(Gray News/AP) — Alex Trebek, the iconic host of “Jeopardy!” announced Wednesday he has stage 4 pancreatic cancer.
In a video posted online Wednesday, the 78-year-old said he was announcing his illness directly to "Jeopardy!" fans in keeping with his long-time policy of being "open and transparent."
He's among 50,000 other American who receive such a diagnosis each year, Trebek said. Normally, the "prognosis for this is not very encouraging, but I'm going to fight this, and I'm going to keep working."
He plans to beat the disease's low survival rate with the love and support of family and friends and with prayers from viewers, Trebek said.
Trebek lightened the difficult message with humor: He said he must beat the odds because his "Jeopardy!" contract requires he host the quiz show for three more years.
"So help me. Keep the faith and we'll win. We'll get it done," he said, his voice calm and steady.
Ken Jennings, a longtime "Jeopardy!" player who took part in the show's "All-Star Games" that ended Tuesday, posted a tweet in which he compared Trebek to the late TV journalist Walter Cronkite.
"I've said this before but Alex Trebek is in a way the last Cronkite: authoritative, reassuring TV voice you hear every night, almost to the point of ritual," Jennings wrote.
Trebek has been the face of the trivia game show since 1984, helping turn it into a beloved program millions of people play along with nightly.
The 78-year-old underwent brain surgery to address blood clots in December 2017, but made a swift return just a month later. In October he renewed his “Jeopardy!” contract through 2022.
Trebek has perhaps been the gold standard in game show hosting for more than three decades. He’s been honored with an array of awards - five Daytime Emmy awards as Outstanding Game Show Host and a Lifetime Achievement Award from the National Academy of Television Arts and Sciences among them - for his studious but affable presentation of the show, always asking contestants to provide answers in the form of a question.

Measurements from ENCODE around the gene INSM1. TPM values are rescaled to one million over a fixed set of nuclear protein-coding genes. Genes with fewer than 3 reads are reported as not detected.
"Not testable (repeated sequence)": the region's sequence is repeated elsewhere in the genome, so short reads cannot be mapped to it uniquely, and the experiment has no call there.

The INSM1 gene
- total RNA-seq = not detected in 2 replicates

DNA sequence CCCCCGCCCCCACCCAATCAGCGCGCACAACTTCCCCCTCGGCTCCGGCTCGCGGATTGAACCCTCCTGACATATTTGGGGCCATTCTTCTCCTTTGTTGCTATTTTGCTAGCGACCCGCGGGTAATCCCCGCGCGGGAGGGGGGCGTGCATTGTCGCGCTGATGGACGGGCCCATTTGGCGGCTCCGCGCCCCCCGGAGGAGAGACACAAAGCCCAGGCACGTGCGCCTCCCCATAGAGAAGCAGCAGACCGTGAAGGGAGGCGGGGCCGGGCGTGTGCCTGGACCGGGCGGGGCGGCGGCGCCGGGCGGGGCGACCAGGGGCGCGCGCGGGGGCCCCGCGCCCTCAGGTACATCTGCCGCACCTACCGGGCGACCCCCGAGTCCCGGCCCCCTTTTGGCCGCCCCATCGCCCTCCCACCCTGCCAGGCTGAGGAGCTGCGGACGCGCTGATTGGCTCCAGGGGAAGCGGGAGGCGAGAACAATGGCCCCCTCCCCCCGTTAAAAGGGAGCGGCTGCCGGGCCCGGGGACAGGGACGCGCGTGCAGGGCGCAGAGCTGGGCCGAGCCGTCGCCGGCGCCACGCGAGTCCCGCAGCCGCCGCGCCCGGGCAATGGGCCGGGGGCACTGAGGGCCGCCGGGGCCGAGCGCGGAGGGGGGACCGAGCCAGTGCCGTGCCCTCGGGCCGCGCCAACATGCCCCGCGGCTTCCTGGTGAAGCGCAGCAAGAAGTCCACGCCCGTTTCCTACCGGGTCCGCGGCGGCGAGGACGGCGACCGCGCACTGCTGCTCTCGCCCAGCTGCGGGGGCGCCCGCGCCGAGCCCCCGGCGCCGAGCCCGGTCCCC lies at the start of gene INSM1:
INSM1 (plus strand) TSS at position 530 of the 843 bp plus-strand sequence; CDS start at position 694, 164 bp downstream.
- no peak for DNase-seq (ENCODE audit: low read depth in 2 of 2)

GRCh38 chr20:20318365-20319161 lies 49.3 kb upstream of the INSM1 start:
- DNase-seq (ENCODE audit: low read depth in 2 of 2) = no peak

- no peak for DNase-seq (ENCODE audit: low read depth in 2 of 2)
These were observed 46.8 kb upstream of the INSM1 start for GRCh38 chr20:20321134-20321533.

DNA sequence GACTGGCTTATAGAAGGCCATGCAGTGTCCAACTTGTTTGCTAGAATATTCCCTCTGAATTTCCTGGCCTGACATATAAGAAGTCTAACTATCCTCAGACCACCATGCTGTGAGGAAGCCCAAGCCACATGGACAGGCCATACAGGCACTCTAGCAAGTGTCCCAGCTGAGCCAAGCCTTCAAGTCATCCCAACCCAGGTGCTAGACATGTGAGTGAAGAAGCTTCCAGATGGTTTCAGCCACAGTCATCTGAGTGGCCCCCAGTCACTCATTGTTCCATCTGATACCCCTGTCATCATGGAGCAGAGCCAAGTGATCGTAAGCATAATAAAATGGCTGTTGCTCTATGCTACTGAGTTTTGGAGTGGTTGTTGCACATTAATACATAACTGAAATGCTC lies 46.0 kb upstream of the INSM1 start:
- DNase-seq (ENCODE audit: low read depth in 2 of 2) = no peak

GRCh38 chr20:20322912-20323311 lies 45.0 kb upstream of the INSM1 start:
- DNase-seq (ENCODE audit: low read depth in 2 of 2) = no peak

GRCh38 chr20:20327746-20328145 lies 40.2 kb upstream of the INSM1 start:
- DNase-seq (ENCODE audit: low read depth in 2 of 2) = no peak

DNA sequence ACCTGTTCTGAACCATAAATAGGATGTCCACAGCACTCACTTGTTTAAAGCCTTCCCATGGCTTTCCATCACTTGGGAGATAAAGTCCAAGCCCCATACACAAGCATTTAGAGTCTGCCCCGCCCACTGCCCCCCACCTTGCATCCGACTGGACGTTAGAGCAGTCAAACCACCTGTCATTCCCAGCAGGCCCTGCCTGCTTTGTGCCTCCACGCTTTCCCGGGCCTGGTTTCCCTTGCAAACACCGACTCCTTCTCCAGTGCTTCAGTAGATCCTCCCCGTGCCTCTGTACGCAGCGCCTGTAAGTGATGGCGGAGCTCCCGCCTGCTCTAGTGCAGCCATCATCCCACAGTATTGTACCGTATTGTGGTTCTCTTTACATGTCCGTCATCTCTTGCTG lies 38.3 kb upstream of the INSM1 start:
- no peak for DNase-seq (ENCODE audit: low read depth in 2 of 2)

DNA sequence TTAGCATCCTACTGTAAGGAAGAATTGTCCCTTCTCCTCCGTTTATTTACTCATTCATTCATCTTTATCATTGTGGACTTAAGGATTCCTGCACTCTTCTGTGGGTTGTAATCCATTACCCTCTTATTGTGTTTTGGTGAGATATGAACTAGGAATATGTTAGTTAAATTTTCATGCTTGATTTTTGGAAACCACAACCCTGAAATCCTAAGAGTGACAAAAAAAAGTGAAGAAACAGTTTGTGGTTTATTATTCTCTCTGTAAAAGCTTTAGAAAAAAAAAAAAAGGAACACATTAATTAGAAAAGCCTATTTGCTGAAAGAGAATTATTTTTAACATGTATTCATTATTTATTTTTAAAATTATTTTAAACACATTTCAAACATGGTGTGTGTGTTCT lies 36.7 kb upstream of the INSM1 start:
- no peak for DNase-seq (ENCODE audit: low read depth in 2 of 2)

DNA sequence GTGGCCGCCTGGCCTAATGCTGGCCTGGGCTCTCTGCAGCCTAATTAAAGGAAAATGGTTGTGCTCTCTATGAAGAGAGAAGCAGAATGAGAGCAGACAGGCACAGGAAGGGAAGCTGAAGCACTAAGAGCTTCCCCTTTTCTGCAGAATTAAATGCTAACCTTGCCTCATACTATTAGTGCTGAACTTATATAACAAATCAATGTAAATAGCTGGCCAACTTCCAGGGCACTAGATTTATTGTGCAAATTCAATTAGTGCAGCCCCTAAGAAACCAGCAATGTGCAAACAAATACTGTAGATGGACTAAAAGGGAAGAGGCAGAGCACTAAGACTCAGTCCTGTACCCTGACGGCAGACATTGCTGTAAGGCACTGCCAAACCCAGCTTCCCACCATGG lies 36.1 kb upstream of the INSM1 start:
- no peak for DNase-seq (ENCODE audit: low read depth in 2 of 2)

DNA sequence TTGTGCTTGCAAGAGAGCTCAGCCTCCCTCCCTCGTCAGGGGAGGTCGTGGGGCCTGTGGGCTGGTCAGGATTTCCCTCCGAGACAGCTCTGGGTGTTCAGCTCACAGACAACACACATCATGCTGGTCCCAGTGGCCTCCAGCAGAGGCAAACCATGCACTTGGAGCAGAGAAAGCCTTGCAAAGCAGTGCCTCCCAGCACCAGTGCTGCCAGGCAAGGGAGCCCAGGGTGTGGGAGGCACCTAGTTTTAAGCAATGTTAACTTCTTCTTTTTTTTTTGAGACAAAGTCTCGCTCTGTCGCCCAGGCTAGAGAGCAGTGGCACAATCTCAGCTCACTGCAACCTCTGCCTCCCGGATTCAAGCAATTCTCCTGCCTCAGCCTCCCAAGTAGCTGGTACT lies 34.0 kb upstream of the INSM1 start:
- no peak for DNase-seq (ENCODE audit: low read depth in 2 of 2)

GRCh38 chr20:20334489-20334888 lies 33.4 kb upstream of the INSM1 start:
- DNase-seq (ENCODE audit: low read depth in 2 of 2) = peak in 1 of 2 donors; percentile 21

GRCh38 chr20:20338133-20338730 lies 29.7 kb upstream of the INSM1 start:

“I think what makes ‘Jeopardy!’ special is that, among all the quiz and game shows out there, ours tends to reward and encourage learning,” he has said.
In 2014, Trebek set the Guinness World Record for most game show episodes hosted, and according to his profile on the “Jeopardy!” website has by now hosted nearly 8,000 episodes. He has been elected to both the Broadcasting & Cable Hall of Fame and the National Association of Broadcasters Broadcasting Hall of Fame.
Even as he solidified his future with the show in the fall, he has spoken publicly on occasion in the last year about what direction “Jeopardy!” may go in after him. Before he extended his contract, he told TMZ last summer he could consider retiring in 2020 and offered up two people, CNN analyst Laura Coates and Los Angeles Kings broadcaster Alex Faust, who he thought could potentially replace him.
In February he jokingly added another candidate.
“It’s probably going to be a woman, somebody younger, somebody bright, somebody personable, somebody with a great sense of humor,” he said at an appearance in New York. “So I nominated Betty White.”
Trebek, a proud Canadian, was born in Sudbury, Ontario on July 22, 1940. His father was a chef who’d been born in Ukraine and his mother was a French-speaking Ontario native.
He earned a degree in philosophy from the University of Ottawa in 1961 and took his first broadcasting job with the Canadian Broadcasting Corp. that same year.
Before arriving at “Jeopardy!” he hosted a number of CBC programs, among them a music show, “Music Hop,” a quiz show for teenagers, “Reach for the Top,” and a game show called “Strategy.”
He crossed over into presenting for a U.S. audience in 1973, on the game show “The Wizard of Odds.” He made a number of other game show stops, including “High Rollers," “Double Dare," and “The $128,000 Question,” before finally arriving at his spiritual home, “Jeopardy!”
He married his wife, Jean Currivan Trebek, in 1990, and the couple have two children, Matthew and Emily. His first marriage, to Elaine Trebek Kares, ended after seven years in 1981.
As his career has grown ever longer and more decorated, Trebek has come to be seen in many ways as, rather than a popular game show host, something more like a national educator and public philosopher.
“My life has been a quest for knowledge and understanding and I am nowhere near having achieved that,” he told The Washington Post in 2012. "And it doesn’t bother me in the least. I will die without having come up with the answers to many things in life.”